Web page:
The small cell market today is every bit as exciting as Wi-Fi was in its early days. At the same time, this interesting solution to poor mobile coverage tends to be mysterious to many networkers, and raises a lot of questions, namely: Who should be on the hook to pay for small cells and an improved network edge for mobile customers?
For those not familiar with this technology, a small cell is a short-range, low-power version of the cell towers we tend to associate with mobile carriers such as AT&T, T-Mobile, and Verizon. Getting a new tower or roof-mounted cell installed could take years of bureaucracy and huge expense, but popping up a small cell (femtocells are arguably the most common variant) is considerably easier and an order of magnitude cheaper.
Though thousands of small cells have already been deployed to bring better signal to spaces where the big towers don’t reach so well, service providers would like hundreds of thousands more lit up. This is where the discussion becomes more nuanced.
A number of experts project a staggering expansion of the small cell environment in the next few years as mobile devices continue to multiply. In one scenario, I could purchase an AT&T “signal booster” microcell for my home, plug it into my home network, and as long as it can find a GPS signal to properly register itself on the bigger carrier network, I’m done. Multiple phones in my home or small business just got better signal for voice and data, and AT&T didn’t have to put up a new tower to make my mobile life better. We both win, right? Well, not really.
Here’s why: I’m doing AT&T’s work for them. I’m paying for licensed mobile network equipment, providing the backhaul at my own cost, and paying a monthly fee to host the better network edge that I just built for AT&T.
In the enterprise or in campus environments, there's the same temptation to “fix it yourself” by self-installing small cells as there is in homes or small offices. I've installed small-cell gear (at my employer’s cost) to bring signal into challenged indoor areas. While it’s nice to be technically capable to do these self-installs, the costs rapidly add up and the support burden gets moved away from the carrier and brought in-house when you go it on your own.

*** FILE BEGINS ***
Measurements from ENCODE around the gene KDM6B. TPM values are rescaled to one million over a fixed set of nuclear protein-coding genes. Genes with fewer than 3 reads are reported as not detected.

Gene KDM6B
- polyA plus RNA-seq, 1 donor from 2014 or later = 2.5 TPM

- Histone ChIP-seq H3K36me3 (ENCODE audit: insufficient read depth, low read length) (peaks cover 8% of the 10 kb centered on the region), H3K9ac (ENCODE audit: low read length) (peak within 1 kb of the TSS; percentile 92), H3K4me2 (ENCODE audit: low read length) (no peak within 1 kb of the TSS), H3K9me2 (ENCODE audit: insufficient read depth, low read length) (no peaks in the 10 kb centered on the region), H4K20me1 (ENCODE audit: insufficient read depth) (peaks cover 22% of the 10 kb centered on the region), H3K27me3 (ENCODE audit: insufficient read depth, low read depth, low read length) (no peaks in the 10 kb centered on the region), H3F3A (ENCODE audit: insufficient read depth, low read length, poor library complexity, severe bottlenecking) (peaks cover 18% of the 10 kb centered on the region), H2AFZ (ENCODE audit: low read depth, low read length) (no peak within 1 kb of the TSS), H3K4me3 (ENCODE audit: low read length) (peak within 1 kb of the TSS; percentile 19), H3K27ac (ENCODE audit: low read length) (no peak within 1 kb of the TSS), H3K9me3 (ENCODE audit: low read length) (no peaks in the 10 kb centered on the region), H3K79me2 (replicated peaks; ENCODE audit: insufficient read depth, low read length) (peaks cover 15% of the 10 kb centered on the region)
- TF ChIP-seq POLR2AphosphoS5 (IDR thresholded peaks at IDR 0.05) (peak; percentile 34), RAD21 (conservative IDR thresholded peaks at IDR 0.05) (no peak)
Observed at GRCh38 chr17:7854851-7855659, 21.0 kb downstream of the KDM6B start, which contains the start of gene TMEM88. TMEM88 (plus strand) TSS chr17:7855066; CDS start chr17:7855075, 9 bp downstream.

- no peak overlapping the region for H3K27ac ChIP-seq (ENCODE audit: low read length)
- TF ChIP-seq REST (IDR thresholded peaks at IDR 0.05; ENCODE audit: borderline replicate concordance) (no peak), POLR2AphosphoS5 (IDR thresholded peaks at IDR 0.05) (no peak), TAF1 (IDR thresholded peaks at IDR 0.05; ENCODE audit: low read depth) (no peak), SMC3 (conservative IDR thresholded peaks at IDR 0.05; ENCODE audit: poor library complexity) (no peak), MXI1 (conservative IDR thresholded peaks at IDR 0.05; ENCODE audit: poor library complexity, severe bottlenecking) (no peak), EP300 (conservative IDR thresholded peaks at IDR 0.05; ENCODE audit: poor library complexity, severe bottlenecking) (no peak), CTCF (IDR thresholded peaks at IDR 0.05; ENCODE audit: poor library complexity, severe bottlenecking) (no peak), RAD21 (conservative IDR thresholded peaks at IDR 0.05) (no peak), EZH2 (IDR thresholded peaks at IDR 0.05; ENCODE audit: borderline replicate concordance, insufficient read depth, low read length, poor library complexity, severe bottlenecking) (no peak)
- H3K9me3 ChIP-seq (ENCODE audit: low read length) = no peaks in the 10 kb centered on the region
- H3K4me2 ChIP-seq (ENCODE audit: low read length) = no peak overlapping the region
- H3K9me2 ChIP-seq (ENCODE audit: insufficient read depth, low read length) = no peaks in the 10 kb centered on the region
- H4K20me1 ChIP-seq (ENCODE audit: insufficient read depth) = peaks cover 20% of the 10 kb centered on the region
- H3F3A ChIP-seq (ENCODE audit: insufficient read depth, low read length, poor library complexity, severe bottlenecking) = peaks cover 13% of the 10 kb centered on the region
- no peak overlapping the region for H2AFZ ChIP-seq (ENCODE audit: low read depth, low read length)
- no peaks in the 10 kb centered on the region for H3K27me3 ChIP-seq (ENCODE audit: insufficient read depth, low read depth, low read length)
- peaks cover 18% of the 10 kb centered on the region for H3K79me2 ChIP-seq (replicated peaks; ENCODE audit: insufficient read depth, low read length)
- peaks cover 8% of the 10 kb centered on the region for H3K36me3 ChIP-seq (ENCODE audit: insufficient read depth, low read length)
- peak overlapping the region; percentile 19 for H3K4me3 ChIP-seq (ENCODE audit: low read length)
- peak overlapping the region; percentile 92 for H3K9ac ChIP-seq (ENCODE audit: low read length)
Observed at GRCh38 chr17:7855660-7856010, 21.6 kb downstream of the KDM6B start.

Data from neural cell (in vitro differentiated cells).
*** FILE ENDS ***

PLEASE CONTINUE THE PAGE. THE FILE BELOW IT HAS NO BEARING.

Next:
[Read how Fluke's AirMagnet Spectrum ES streamlines the job of analyzing in-building cell signals in "Troubleshooting RF Problems: Fluke Launches Smart New Tool."]
This is one of the fundamental issues at the heart of the small cell paradigm: If the mobile network I subscribe to is weak in my home or office, I would expect the carrier to improve it for me or risk losing me as a customer. I’d expect a free microcell and some sort of credit for providing the backhaul, and no monthly fee for the microcell itself. At the same time, if new services -- such as a common number that rings for multiple phones or different data plans -- were enabled by the microcell, I’d certainly expect to pay for them, and I’d likely be a more loyal customer for having better mobile experience.
One school of thought in the debate over small cell business models involves a “push” philosophy -- if the carrier provides the small cell hardware, it betters the customer relationship and could lead to a number of upsells down the road. While this is easy to imagine, it could get ugly for the carriers when they may also need to perform RF survey work and cabling in support of small cell deployments on their dime in larger environments.
Many big, familiar network names are already in the small cell game, including Alcatel-Lucent, Broadcom, Cisco, Qualcomm, and Ruckus. These titans validate the expectations for the small cell market, and newcomers like SpiderCloud and Pole Wall illustrate how the small cell market is creating a new industry despite the debates on how to deploy the technology and who pays for it.
No doubt, small cells are a big story and one that's just beginning. I'll take a deeper technical look at the small cell market in future blog posts.